BP has reached an agreement with the federal government to accept criminal responsibility for the Deepwater Horizon oil rig disaster and to pay over $4.5 billion in fines.
The settlement is in relation to the April 2010 explosion on the Deepwater Horizon rig, under lease to BP by Transocean, which killed 11 crewmen and caused severe damage to the commercial and tourism industries of coastal regions off the Gulf of Mexico, where it had been operating.
Still, BP’s legal troubles are far from over. The company faces heavy civil penalties for the pollution unleashed during the most severe offshore oil spill in U.S. history. BP has already paid out more than $9 billion in claims to business and individuals, although that figure will likely rise significantly.
“We believe this resolution is in the best interest of BP and its shareholders,” said Carl-Henric Svanberg, BP’s Chairman. “It removes two significant legal risks and allows us to vigorously defend the company against the remaining civil claims.”
The two significant legal risks to which Svanberg is referring are severe charges from the U.S. Department of Justice (DOJ) and the Securities and Exchange Commission. The oil producer will pay $4 billion to the DOJ over a period of five years, representing the largest penalty ever leveled by the organization. BP will also pay $525 million over a period of three years to the Securities and Exchange Commission for misleading investors about the oil-flow rate in the two weeks after the explosion.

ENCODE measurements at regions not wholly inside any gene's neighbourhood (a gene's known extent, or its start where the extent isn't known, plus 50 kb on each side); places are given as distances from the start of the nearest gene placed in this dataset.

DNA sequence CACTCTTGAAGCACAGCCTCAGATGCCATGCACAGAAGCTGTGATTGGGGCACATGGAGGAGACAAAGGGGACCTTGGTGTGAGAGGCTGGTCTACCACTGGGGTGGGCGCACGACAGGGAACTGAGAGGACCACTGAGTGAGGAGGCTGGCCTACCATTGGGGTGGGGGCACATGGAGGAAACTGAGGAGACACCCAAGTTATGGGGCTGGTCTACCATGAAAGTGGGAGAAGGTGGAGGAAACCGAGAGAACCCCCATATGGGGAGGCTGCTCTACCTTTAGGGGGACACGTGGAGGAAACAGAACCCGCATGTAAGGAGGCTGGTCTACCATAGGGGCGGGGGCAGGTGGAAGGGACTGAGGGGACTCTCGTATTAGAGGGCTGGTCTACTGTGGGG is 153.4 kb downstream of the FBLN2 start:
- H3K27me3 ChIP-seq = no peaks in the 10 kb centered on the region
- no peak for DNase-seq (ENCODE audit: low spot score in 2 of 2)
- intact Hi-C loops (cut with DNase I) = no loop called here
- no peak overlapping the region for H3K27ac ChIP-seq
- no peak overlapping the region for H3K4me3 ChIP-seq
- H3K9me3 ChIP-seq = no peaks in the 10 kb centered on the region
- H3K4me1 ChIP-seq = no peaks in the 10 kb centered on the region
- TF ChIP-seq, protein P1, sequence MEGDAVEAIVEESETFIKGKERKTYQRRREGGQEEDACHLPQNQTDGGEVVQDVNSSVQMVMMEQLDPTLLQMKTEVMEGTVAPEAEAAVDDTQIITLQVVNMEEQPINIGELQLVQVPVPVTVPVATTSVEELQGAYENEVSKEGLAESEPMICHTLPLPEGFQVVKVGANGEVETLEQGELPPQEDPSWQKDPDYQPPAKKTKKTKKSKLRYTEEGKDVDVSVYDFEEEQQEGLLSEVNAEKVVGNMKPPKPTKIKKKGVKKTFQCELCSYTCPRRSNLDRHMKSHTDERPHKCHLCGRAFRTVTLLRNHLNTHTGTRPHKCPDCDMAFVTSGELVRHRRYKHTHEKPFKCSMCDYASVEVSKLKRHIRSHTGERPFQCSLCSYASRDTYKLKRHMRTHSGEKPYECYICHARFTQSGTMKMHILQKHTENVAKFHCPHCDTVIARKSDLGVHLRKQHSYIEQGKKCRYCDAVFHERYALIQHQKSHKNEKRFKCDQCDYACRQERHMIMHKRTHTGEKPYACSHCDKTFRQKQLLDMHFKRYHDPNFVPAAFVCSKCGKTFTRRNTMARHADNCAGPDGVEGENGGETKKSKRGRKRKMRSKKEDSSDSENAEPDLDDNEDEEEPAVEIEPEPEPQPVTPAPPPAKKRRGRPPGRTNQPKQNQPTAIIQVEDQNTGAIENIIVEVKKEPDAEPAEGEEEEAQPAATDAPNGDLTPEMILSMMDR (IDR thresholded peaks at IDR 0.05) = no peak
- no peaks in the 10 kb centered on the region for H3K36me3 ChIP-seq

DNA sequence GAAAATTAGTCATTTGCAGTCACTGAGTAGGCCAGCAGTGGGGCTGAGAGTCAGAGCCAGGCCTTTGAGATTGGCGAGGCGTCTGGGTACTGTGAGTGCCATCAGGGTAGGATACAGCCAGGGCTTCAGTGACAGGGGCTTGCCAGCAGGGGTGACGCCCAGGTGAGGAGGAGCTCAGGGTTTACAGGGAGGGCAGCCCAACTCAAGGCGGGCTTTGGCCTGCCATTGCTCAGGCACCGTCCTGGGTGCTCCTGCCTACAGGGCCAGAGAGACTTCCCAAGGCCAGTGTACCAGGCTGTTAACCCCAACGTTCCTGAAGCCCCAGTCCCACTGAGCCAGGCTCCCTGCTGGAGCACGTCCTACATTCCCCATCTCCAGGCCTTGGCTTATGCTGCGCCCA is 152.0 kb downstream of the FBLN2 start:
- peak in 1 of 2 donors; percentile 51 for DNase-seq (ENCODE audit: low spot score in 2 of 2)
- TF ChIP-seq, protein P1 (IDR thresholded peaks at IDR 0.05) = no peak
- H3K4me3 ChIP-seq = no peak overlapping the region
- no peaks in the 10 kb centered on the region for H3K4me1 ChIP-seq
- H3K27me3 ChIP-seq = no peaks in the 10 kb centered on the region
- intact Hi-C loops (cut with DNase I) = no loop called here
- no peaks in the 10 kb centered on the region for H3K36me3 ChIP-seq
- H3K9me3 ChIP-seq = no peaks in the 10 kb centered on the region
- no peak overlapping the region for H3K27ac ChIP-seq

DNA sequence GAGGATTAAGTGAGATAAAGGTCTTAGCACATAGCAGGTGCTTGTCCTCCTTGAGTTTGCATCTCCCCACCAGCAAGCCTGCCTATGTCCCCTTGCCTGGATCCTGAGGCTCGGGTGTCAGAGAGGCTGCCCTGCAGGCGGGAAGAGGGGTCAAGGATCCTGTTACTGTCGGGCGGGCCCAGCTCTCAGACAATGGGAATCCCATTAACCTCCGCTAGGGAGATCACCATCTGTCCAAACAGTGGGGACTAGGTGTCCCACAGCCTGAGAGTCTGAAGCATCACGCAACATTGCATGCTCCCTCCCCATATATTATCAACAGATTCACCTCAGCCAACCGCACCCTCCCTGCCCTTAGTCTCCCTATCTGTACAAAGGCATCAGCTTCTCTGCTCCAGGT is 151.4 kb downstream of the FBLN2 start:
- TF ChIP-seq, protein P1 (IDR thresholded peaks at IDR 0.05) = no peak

When all was said and done, BP agreed to plead guilty to 11 felony counts of Misconduct or Neglect of Ships Officers relating to death of 11 crewmen; one misdemeanor count under the Clean Water Act; one misdemeanor count under the Migratory Bird Treaty Act; and one felony count of obstruction of Congress.
In addition to the costs of litigation, BP has suffered critical damage to its image in the aftermath of the disaster. The company lost over half its value in slightly more than two months following the accident. The company’s stock price remains at less than two-thirds of what it was before the accident.
“Since the spill, we have worked hard to rebuild confidence in the company,” said Bob Dudley, who replaced Tony Hayward as CEO after Hayward failed to adequately manage the crisis. “We take seriously not only our commitment to safety and operational excellence but also our communications with stakeholders, including the public, the government and our investors.”
Immediately after the accident, BP launched an internal investigation and released the results to the public. The company has worked hard to centralize and standardize the processes by which it monitors oil well safety and operations, creating a centralized Safety and Operational Risk organization, a centralized Global Wells Organization, and adopting new deepwater drilling standards in the Gulf of Mexico.
In all, BP has coughed up more than $14 billion in operational response and clean-up costs. But the company has also spent millions on public relations campaigns to communicate its progress to stakeholders.
In the three months following the disaster, BP spent $93 million on advertising, more than three times as much as it had spent in the previous year, to apologize for the spill and pledge to do better. Again in late 2011 and early 2012, BP aired an ad campaign across the U.S. to promote the progress the company has made in cleaning up the spill.
Such campaigns have been the target of bitter criticism from those who say that BP’s communications efforts are little more than propaganda. Members of the Gulf coast’s fishing and tourism industries say their businesses have yet to recover.
“When you have a lot of money, you can pretty much get any point across,” Clint Guidry, head of the Louisiana Shrimp Association, told the Huffington Post. “It’s kind of like indoctrination.”